One of the key districts New Mexico Republicans need to take the state Senate back sits just north of Albuquerque in Rio Rancho, where incumbent Democrat John Sapien faces GOP challenger Diego Espinoza.
Sapien, an insurance salesman who is running for his third term, won both the 2008 and 2012 elections on narrow margins—by just 121 votes and 161 votes respectively.
Sapien’s latest challenger, Espinoza, has so far outstripped him in fundraising, gathering roughly $153,000 as of press time compared to Sapien’s $126,000.
Both speak of job creation as the top priority of their candidacies. But each have different solutions.
Espinoza, a program director for CSI Aviation, cited his support for a “right-to-work” law and a promise to review existing regulations and see which ones work and which ones don’t as a means to make New Mexico a “business-friendly state.”
“Whether it’s the [gross receipts tax], unemployment or workers comp, these things are hampering us every day,” Espinoza said. “We need to figure out how we’re going to draw in on a broader tax base.”
On economic development, Sapien pointed to one project in progress: the expansion of the Paseo del Volcan highway in Rio Rancho and the west side of Albuquerque.
Sapien said the completion of the highway expansion will give “opportunity to bring in thousands of jobs” to the area.
“It gives Rio Rancho opportunity to actually have the egress of major highway,” he said. “Right now it’s very landlocked.”
Sapien also doesn’t support oil and gas drilling in his district until Rio Rancho has “a proper ordinance” in place that would ensure water and the surrounding environment are protected. He criticized Espinoza for taking “tens of thousands of dollars” from the oil and gas industry.
The topic became controversial in Rio Rancho when the state gave Oklahoma-based company a permit to drill exploratory wells near city lines last fall. The company, SandRidge Energy, pulled out earlier this year before Sandoval county commissioners voted on whether to award a zoning change to allow industrial activity, then announced its own bankruptcy.
In an interview, Espinoza chided Sapien opposing a “right to work” law, which would make so-called “fair share” payments to unions from nonunion employees as a condition of employment illegal. Republicans have pushed hard for right-to-work since Republicans took control of the state House of Representatives two years ago.
Fair share payments are meant to cover the cost of a union bargaining for employees covered under union benefits, whether they’re active union members or not.
Organized labor, which typically supports Democrats in elections, is adamantly opposed to right to work laws. Sapien noted that right to work bills have never come to any Senate committees he sits on, so he hasn’t had a chance to vote on the issue.
But he added that such laws create “winners and losers” in other states.
“I’m not convinced that it is the be-all and end-all of why New Mexico is not seeing economic development,” Sapien said.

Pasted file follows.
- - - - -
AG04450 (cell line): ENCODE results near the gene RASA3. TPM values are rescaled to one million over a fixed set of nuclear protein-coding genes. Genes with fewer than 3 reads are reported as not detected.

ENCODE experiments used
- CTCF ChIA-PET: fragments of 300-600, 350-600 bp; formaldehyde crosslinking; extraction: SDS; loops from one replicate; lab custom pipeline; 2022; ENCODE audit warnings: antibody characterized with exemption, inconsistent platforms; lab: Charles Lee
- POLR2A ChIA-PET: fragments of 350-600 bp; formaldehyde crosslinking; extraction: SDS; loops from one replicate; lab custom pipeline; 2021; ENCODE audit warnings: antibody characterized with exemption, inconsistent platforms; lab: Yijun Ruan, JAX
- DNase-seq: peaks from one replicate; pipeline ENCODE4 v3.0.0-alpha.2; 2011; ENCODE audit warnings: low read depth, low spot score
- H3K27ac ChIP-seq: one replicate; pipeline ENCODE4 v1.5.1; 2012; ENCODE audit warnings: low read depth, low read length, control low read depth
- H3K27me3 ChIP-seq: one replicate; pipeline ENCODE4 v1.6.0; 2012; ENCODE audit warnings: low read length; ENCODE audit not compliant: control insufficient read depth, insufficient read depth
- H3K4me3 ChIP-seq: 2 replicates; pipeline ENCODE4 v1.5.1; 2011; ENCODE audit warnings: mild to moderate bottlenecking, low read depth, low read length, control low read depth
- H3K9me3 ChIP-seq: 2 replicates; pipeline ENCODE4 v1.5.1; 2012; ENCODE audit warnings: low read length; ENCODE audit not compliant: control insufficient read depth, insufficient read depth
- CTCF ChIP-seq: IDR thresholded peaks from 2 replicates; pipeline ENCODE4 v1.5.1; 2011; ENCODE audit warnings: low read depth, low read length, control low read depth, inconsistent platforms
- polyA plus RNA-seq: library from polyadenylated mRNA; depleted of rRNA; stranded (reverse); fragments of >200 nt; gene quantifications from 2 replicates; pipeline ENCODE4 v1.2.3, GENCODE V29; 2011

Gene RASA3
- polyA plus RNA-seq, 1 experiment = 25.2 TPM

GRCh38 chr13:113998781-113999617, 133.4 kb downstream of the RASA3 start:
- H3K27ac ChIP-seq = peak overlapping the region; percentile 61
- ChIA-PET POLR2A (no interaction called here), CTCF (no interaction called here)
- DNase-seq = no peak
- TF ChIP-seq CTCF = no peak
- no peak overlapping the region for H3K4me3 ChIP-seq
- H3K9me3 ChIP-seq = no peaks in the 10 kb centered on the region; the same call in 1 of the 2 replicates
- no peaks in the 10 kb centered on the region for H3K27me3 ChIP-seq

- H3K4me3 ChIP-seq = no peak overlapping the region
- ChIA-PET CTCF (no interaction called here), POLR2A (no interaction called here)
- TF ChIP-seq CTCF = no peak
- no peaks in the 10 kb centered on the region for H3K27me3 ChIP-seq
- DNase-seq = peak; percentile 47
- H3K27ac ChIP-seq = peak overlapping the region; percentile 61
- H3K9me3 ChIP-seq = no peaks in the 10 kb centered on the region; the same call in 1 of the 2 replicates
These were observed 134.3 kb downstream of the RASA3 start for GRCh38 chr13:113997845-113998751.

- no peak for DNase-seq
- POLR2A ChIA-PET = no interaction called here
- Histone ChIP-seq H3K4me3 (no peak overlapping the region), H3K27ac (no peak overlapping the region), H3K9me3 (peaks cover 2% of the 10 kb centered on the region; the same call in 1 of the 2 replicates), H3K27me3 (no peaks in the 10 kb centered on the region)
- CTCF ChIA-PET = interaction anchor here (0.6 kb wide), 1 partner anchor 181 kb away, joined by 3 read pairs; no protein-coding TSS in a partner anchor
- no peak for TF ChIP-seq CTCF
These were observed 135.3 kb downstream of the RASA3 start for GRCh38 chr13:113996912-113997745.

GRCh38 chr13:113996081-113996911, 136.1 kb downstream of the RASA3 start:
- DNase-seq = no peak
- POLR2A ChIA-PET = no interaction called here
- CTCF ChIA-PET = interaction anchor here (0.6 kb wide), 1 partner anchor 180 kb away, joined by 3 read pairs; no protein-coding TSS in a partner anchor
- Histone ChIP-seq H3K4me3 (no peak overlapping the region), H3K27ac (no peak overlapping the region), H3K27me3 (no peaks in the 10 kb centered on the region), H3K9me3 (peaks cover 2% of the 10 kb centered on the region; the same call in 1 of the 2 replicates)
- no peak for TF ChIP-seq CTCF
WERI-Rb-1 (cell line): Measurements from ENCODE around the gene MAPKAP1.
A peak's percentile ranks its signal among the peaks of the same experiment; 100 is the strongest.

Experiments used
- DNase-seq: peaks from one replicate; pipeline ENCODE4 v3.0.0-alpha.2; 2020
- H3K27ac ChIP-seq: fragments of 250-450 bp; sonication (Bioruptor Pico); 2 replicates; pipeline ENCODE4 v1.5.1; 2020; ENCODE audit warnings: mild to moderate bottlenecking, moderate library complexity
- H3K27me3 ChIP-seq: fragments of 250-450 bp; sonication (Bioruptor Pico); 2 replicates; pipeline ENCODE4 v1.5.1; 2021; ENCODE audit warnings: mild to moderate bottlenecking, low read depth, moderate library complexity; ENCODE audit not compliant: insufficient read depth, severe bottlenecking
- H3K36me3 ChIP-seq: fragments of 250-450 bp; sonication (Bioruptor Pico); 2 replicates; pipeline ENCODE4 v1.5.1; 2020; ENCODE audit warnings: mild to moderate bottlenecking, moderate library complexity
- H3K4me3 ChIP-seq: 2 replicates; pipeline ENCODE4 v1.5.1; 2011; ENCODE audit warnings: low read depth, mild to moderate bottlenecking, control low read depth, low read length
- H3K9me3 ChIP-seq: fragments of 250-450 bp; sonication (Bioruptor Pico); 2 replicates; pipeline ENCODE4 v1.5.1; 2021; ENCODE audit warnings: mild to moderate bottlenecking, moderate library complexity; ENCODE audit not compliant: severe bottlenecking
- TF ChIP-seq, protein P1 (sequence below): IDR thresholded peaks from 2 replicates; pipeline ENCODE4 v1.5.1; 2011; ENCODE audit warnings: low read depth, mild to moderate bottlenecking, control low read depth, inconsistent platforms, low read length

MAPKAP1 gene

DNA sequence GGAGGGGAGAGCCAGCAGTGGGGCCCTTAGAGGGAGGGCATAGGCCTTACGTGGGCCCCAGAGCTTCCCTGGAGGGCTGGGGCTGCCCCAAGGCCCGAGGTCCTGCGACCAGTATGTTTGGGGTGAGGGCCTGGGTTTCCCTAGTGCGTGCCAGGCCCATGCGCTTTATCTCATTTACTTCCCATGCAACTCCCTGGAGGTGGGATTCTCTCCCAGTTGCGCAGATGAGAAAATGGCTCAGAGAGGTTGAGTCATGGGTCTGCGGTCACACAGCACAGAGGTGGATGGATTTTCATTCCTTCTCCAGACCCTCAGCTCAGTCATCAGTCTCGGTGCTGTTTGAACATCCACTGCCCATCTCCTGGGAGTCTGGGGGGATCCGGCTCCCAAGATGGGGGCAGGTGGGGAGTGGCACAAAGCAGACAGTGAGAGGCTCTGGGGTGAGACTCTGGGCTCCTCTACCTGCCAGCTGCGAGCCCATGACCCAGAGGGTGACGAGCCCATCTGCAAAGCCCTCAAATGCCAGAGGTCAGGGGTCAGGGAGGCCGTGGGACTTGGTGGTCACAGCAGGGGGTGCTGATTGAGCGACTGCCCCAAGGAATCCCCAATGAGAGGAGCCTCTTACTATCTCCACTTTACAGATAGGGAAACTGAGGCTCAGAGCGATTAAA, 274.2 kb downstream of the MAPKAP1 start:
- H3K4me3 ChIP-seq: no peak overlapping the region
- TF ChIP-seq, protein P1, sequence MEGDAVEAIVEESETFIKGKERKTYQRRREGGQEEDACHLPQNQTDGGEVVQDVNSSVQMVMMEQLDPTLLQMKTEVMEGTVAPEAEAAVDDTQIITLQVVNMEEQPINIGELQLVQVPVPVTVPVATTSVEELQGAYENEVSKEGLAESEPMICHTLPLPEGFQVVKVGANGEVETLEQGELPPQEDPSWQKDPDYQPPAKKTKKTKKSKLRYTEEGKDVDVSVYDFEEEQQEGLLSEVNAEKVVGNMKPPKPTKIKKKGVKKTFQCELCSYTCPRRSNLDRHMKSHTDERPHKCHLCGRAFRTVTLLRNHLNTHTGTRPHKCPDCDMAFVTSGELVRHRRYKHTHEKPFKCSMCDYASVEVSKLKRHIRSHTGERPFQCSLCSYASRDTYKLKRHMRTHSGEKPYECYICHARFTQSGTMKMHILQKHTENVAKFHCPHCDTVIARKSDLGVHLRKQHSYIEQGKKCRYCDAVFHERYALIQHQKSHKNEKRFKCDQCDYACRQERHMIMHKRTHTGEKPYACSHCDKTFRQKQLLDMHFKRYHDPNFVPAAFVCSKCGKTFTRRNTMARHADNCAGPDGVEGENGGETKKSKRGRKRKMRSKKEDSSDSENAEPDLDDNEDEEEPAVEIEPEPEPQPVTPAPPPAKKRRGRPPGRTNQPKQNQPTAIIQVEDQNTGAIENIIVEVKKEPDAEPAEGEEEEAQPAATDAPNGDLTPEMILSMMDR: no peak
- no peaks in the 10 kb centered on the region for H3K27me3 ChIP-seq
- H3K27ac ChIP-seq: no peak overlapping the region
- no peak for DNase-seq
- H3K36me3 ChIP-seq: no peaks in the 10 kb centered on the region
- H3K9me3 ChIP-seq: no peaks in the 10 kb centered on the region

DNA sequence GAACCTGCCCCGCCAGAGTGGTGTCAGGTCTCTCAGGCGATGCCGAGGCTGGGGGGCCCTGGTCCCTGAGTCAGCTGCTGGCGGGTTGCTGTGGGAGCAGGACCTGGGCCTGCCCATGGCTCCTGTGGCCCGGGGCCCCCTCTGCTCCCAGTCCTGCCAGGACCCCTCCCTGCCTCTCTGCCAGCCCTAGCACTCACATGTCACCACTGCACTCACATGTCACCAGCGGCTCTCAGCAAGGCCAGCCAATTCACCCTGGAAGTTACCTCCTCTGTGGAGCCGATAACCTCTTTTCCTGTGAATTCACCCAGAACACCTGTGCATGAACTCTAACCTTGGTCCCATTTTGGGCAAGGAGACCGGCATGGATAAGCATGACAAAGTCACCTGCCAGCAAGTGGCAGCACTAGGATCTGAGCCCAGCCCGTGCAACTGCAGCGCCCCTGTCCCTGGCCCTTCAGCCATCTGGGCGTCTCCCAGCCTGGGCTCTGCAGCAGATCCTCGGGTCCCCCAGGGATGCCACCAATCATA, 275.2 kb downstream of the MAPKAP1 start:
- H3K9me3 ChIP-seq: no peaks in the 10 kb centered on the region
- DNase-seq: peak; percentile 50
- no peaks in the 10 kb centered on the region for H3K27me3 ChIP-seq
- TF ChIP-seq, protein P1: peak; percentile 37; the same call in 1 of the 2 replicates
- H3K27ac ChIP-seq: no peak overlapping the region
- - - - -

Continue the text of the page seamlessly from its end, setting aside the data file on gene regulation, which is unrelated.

Espinoza also criticized Sapien for currently voicing support for reinstatement of the death penalty after voting in 2009 to repeal the death penalty. Espinoza also noted that Sapien joined all Democratic senator in voting to adjourn the special legislative session earlier this month before taking action on a death penalty bill.
“He had his chance and he didn’t do it,” Espinoza, who supports bringing back the death penalty for people who kill children and law enforcement officers, said.
Sapien acknowledged his 2009 vote but said he’s since altered his stance “given the challenges we face with attacks on law enforcement and children.”
Sapien said he now supports the death penalty in those two instances.
“My constituents have been in support of reinstating,” he said, “so I would voice my constituents in a vote.”
As for voting to adjourn the recent special session before hearing a bill that would bring back the death penalty in these instances, Sapien said the special session was called to fix a nearly $600 million state budget deficit.
Sapien also cited the cost to taxpayers for holding a special session, which are estimated to be $50,000 a day when both the House of Representatives and the Senate are operating.
“It’s all about priorities,” Sapien said. “We’re facing a donut hole in budget that is equal to or potentially greater than we faced during the recession in 2009. The crime side is very important, but is better addressed in the regular session, which begins three months from now.”
Like many Republican candidate in New Mexico and across the country, Espinoza would not comment on whether he supports Donald Trump for president.
“I’m not here to endorse anyone for president,” Espinoza said. “Whoever I’m voting for, that is up to me,”
Espinoza also would not comment on recently leaked audio of Trump saying women let him “grab them by the pussy” because he is famous.
This didn’t stop Sapien from linking his opponent to the controversial Republican presidential nominee.
“I find it interesting that everywhere you see a Trump/Pence sign, you see a Diego Espinoza sign,” Sapien said. “The fact that he didn’t denounce Trump for his comments on Latinos and women is quite telling.”
Correction: A previous version of this story reported that the Sandoval County Commission was considering awarding a drilling permit to SandRidge. They in fact were considering awarding a zoning change to allow the drilling. We regret the error.